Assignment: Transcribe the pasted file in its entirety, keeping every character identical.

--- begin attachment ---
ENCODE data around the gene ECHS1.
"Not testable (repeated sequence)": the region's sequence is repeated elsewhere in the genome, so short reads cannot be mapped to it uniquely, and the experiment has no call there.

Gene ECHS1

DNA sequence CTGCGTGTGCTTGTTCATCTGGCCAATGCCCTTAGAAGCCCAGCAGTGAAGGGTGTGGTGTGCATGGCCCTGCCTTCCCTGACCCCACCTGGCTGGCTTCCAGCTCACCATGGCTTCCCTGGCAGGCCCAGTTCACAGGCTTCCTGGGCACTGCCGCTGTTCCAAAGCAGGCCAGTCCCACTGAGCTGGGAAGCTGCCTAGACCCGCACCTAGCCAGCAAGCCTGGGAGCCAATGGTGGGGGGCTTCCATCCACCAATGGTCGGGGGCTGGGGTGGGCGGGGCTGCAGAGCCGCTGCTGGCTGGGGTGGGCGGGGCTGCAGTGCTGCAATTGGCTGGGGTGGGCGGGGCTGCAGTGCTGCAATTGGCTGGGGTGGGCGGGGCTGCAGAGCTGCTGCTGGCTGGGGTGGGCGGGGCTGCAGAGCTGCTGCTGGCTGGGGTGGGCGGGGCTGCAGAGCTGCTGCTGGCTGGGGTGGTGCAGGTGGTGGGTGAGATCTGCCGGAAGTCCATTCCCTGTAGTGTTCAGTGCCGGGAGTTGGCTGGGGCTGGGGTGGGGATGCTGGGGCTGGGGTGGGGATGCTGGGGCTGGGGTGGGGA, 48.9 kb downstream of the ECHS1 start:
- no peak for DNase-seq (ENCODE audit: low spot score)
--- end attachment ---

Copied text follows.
ENCODE data around the gene ECHS1.
"Not testable (repeated sequence)": the region's sequence is repeated elsewhere in the genome, so short reads cannot be mapped to it uniquely, and the experiment has no call there.

Gene ECHS1

DNA sequence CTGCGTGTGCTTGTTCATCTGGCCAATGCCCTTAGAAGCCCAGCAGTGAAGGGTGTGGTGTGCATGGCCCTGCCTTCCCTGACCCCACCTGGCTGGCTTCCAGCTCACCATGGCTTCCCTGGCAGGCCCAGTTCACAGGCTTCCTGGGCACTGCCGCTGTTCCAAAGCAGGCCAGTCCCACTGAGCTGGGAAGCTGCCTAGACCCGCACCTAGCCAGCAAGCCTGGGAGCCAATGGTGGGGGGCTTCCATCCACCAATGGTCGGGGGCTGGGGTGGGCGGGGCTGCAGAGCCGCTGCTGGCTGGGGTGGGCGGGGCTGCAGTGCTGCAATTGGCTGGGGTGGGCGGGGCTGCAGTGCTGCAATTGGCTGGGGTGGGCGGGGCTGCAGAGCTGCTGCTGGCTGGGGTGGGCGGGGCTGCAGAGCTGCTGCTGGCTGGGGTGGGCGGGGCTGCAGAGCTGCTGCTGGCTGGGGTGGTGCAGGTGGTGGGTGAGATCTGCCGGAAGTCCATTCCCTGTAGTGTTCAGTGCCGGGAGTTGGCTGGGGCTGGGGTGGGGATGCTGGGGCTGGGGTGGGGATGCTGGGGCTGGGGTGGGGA, 48.9 kb downstream of the ECHS1 start:
- no peak for DNase-seq (ENCODE audit: low spot score)